Swimming in the Deep End: Taking a Deeper Look at the Use Cases of JEA

Swimming in the Deep End: Taking a Deeper Look at the Use Cases of JEA

Use Cases of JEA

Reintroducing JEA

We are revisiting JEA to take a closer look at some key points of use and to go over areas I feel are disadvantages. You can review my previous post, but here are a few key points:

  • Just Enough Administration, part of the Windows Management Framework 5.0—is a technology that helps enforce information security protections by restricting IT administrative rights.
  • JEA can be used to allocate Administrative privileges to special users and user groups (via a session) to perform tasks and special commands via PowerShell as specified by an Administrator.

A main issue that JEA usage faces in the workplace is that many administrators are still accustomed to using GUIs rather than the Windows PowerShell command-line shell and scripting environment. PowerShell uses cmdlets to perform common system administration tasks, such as managing the registry, services, processes, and event logs. Learning these commands to run the proper cmdlets may pose a learning challenge.

Deep Dive – Testing and Implementation of JEA

Throughout my testing and implementation of JEA in a private network I was able to discover additional reasons why JEA is such an underused but powerful tool.

My testing was on a very large scale, and a benefit I discovered was that the implementation on a larger environment would still be manageable due to implicit remoting. Implicit Remoting works by importing cmdlets from previous or existing PowerShell sessions. Per Microsoft, “You can optionally choose to prefix the nouns of each proxy cmdlet with a string of your choosing to distinguish which commands are for the remote system. A temporary script module containing all of the proxy commands will be created and can be used for the duration of your local PowerShell session.” So, functions such as Tabbing for completion, variables, manipulation of objects and even use of local scripts can easily be automated with implicit remoting.

An issue I had with JEA is the added work for an admin to specifically manage ongoing sessions and accounts created for JEA use. For limited-time uses I found it annoying to have to keep track of multiple test groups and sessions. If the naming convention was not correctly specified it could be easily confused with an already permanent group being utilized.

Thankfully, I found out that JEA has a complementary technology called JIT – Just In Time. This technology allows you to assign users to privileged groups for a limited duration rather than on a semi-permanent basis. This can help a lot with managing JEA implementation in a very large environment.

JEA can also be used in automation systems and in user applications. By using Invoke-Command for simple one off tasks or for building a C# app for example, you can create a PowerShell runspace that connects to a JEA session by specifying the configuration name in a WSManConnectionInfo object. I plan to test this in the future.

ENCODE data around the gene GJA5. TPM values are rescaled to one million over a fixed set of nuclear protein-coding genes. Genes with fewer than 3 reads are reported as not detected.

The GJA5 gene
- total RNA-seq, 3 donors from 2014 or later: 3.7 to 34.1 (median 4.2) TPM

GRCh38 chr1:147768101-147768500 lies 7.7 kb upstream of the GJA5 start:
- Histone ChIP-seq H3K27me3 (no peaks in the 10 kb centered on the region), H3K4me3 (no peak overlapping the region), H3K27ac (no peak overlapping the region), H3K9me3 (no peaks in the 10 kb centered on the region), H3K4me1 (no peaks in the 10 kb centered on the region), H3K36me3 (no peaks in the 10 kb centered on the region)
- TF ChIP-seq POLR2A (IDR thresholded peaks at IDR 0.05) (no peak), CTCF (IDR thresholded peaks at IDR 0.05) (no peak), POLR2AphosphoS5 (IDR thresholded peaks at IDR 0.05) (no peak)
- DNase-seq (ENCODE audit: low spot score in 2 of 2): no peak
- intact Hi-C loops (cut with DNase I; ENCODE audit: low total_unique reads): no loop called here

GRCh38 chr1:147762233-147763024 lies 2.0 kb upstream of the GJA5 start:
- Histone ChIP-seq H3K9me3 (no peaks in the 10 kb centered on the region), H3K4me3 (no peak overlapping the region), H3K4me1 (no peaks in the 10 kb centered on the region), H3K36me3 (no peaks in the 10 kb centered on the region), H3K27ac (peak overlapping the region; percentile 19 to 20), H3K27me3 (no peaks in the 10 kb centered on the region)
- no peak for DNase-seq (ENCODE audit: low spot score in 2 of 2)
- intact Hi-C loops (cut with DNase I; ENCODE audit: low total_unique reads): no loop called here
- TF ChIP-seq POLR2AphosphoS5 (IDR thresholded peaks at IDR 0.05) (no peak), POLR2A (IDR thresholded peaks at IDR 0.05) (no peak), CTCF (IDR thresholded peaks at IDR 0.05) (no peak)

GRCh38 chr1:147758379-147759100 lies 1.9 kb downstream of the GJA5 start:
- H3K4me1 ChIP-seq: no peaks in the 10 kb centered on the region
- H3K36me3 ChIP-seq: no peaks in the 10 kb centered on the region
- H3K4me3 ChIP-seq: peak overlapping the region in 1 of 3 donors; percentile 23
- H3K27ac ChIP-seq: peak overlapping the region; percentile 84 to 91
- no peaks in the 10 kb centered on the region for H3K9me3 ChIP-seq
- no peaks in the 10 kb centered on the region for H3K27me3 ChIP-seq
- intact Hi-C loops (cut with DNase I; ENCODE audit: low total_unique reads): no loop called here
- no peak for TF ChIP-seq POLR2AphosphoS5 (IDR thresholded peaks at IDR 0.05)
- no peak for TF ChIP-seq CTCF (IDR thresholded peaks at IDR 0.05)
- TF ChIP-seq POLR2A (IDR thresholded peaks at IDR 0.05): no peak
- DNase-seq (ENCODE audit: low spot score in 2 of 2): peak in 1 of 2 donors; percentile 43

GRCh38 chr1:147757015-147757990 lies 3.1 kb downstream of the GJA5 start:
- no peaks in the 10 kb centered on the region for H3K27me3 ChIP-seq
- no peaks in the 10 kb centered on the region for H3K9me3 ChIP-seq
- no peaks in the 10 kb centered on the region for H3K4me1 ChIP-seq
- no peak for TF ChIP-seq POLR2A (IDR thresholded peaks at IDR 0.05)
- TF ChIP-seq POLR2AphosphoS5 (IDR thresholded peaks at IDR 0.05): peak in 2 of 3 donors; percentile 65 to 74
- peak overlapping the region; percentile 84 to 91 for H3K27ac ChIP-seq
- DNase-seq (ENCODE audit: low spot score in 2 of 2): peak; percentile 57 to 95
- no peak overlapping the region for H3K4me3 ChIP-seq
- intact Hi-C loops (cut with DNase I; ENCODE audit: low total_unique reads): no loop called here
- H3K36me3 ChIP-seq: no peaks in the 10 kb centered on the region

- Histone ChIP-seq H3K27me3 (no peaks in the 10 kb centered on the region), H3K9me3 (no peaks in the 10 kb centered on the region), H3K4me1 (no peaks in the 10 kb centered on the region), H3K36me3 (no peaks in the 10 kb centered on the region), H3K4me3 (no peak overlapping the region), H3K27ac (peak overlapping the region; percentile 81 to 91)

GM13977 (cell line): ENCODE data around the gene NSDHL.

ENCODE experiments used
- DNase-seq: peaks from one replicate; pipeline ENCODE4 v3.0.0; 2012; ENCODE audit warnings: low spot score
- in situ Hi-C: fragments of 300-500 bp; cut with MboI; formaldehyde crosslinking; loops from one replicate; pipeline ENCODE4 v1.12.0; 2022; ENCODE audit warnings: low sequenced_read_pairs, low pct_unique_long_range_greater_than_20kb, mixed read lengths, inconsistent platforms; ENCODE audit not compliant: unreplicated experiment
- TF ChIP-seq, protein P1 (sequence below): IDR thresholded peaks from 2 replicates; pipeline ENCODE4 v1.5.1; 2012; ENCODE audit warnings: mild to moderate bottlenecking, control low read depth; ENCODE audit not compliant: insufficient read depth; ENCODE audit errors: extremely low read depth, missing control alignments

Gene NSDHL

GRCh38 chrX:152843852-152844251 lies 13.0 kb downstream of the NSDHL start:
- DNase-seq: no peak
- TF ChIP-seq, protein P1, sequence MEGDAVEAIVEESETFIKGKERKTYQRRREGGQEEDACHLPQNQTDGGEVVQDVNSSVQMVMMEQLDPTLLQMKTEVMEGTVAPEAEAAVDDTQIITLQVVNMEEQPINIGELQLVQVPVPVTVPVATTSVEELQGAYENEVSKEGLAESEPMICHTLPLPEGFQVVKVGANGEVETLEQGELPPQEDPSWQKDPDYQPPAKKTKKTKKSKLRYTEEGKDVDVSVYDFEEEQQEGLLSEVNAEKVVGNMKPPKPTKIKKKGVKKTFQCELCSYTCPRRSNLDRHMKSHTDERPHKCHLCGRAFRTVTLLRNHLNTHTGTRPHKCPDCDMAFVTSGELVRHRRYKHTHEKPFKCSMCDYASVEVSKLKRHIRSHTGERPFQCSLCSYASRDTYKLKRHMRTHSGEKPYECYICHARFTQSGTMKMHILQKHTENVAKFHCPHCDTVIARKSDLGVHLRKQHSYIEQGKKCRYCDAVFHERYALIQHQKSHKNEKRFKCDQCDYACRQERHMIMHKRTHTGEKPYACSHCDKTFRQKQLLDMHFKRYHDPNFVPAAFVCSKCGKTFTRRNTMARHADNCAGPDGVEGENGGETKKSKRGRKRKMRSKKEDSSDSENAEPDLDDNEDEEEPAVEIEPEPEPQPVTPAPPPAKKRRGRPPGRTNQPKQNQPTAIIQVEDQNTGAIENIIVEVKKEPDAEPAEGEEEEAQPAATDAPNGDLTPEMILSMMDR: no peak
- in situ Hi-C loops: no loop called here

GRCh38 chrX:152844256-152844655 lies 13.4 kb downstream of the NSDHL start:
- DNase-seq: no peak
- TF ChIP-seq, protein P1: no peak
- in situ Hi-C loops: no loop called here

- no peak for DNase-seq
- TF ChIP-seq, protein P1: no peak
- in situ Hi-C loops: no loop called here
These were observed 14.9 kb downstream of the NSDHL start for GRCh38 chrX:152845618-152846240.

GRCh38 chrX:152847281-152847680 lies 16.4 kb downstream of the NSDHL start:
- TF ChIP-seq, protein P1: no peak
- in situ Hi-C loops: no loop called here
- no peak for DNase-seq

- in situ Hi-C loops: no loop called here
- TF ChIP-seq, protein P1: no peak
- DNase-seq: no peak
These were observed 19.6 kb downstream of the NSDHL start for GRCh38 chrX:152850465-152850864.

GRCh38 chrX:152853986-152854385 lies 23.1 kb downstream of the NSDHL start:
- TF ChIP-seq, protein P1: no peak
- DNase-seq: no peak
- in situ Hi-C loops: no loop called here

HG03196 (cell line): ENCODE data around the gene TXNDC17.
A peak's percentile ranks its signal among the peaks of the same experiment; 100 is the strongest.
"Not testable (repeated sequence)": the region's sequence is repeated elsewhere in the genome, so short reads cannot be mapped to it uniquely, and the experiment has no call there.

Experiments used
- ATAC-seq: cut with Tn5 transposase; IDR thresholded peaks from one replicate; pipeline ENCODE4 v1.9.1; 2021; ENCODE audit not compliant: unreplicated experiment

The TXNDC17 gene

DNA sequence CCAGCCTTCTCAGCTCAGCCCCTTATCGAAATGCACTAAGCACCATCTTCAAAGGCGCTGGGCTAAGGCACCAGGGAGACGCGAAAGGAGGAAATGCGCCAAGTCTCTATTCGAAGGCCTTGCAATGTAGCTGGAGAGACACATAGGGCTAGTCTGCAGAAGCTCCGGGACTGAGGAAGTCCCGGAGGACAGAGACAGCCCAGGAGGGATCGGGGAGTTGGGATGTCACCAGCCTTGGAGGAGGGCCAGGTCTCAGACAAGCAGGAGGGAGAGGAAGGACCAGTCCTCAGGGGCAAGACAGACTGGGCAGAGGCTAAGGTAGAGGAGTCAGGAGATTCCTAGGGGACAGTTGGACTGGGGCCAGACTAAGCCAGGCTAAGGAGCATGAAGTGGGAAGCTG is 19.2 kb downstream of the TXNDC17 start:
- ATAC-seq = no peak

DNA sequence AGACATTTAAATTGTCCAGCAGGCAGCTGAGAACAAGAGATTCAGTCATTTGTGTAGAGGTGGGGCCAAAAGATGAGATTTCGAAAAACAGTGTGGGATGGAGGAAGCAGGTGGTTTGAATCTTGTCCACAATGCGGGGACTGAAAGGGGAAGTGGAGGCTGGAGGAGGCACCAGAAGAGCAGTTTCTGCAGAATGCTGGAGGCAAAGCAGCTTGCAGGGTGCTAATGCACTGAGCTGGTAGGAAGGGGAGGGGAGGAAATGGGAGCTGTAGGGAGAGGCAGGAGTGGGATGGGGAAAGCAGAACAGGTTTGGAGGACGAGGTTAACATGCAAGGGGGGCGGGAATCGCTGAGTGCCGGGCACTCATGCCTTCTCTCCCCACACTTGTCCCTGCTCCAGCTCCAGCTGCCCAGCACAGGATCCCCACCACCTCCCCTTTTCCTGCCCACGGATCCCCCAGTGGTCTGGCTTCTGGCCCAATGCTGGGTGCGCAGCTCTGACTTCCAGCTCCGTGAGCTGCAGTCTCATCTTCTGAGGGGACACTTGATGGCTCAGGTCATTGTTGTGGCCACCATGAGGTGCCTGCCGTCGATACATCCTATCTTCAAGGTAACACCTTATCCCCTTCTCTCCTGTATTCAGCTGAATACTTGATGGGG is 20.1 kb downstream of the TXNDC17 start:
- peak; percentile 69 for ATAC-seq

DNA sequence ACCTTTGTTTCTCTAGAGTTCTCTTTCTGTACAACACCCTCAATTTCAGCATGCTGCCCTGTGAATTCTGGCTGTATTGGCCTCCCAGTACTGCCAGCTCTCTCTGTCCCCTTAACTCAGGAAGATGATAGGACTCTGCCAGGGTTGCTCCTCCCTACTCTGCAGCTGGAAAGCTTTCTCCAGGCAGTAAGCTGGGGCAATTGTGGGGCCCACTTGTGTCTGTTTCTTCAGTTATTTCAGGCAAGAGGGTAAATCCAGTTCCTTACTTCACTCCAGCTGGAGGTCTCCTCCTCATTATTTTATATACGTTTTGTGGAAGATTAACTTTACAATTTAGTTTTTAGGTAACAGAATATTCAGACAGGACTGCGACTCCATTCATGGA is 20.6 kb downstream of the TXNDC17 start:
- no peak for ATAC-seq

Let’s Talk JEA Security

JEA has a more in-depth capacity regarding security.

At the base level for security with JEA is Virtual Accounts. Virtual accounts are temporary local accounts that are created for the connecting user for the duration of their JEA session. It is destroyed once the session closes. By default, virtual accounts belong to the local administrators group on the machine. This gives them full rights to manage anything on the system, but no rights to manage resources on the network.

Another security method JEA proposes is Group Managed Service Accounts (gMSAs). GMSAs are used when the JEA session requires specified network resources. Per Microsoft, the best example of this use case is “a JEA endpoint that is used to control access to a REST API hosted on a different machine. It is easy to write functions to make the desired invocations on the REST API, but to authenticate with the API you need a network identity. Using a group managed service account makes the “second hop” possible while still having control over which computers can use the account. The effective permissions of the gMSA are defined by the security groups (local or domain) to which the gMSA account belongs.”

Also, when looking at regular PowerShell remoting endpoints, we see that JEA endpoints have separate ACLs (Access Control List) set in WinRM configuration. These WinRM ACLs can be configured to allow all users mapping to one or more roles access or no access to the endpoint.

JEA is Under-Utilized

In conclusion, JEA is highly under-utilized and has the potential to change the way Admin rights are allocated, blanketing a network with some additional security. However, general ease of use and learning curve for those unfamiliar with PowerShell and cmdlets syntax remain a concern. I do hope that the developers continue to add more functionality and documentation to solidify the need for such a tool.

Helpful References

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